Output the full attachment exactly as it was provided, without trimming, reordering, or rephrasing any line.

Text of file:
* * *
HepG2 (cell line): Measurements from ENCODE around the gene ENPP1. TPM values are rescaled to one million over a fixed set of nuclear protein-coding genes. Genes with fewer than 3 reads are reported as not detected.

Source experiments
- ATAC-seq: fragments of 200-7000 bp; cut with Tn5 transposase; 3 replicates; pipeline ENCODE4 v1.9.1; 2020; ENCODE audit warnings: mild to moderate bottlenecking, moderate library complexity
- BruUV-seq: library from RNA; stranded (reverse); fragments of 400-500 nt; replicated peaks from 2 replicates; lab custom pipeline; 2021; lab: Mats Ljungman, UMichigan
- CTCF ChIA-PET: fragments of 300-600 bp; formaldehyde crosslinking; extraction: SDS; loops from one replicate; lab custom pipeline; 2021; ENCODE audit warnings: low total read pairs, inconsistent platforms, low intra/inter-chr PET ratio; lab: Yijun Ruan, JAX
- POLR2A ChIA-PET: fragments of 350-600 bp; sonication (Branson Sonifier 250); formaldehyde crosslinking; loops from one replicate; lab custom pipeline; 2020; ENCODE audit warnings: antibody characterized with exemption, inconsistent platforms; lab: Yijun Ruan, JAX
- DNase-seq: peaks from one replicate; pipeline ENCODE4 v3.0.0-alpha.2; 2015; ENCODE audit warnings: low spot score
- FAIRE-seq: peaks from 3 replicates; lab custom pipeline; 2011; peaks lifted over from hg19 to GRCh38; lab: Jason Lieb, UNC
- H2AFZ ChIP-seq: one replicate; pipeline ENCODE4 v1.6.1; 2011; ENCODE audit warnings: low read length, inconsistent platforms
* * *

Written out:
HepG2 (cell line): Measurements from ENCODE around the gene ENPP1. TPM values are rescaled to one million over a fixed set of nuclear protein-coding genes. Genes with fewer than 3 reads are reported as not detected.

Source experiments
- ATAC-seq: fragments of 200-7000 bp; cut with Tn5 transposase; 3 replicates; pipeline ENCODE4 v1.9.1; 2020; ENCODE audit warnings: mild to moderate bottlenecking, moderate library complexity
- BruUV-seq: library from RNA; stranded (reverse); fragments of 400-500 nt; replicated peaks from 2 replicates; lab custom pipeline; 2021; lab: Mats Ljungman, UMichigan
- CTCF ChIA-PET: fragments of 300-600 bp; formaldehyde crosslinking; extraction: SDS; loops from one replicate; lab custom pipeline; 2021; ENCODE audit warnings: low total read pairs, inconsistent platforms, low intra/inter-chr PET ratio; lab: Yijun Ruan, JAX
- POLR2A ChIA-PET: fragments of 350-600 bp; sonication (Branson Sonifier 250); formaldehyde crosslinking; loops from one replicate; lab custom pipeline; 2020; ENCODE audit warnings: antibody characterized with exemption, inconsistent platforms; lab: Yijun Ruan, JAX
- DNase-seq: peaks from one replicate; pipeline ENCODE4 v3.0.0-alpha.2; 2015; ENCODE audit warnings: low spot score
- FAIRE-seq: peaks from 3 replicates; lab custom pipeline; 2011; peaks lifted over from hg19 to GRCh38; lab: Jason Lieb, UNC
- H2AFZ ChIP-seq: one replicate; pipeline ENCODE4 v1.6.1; 2011; ENCODE audit warnings: low read length, inconsistent platforms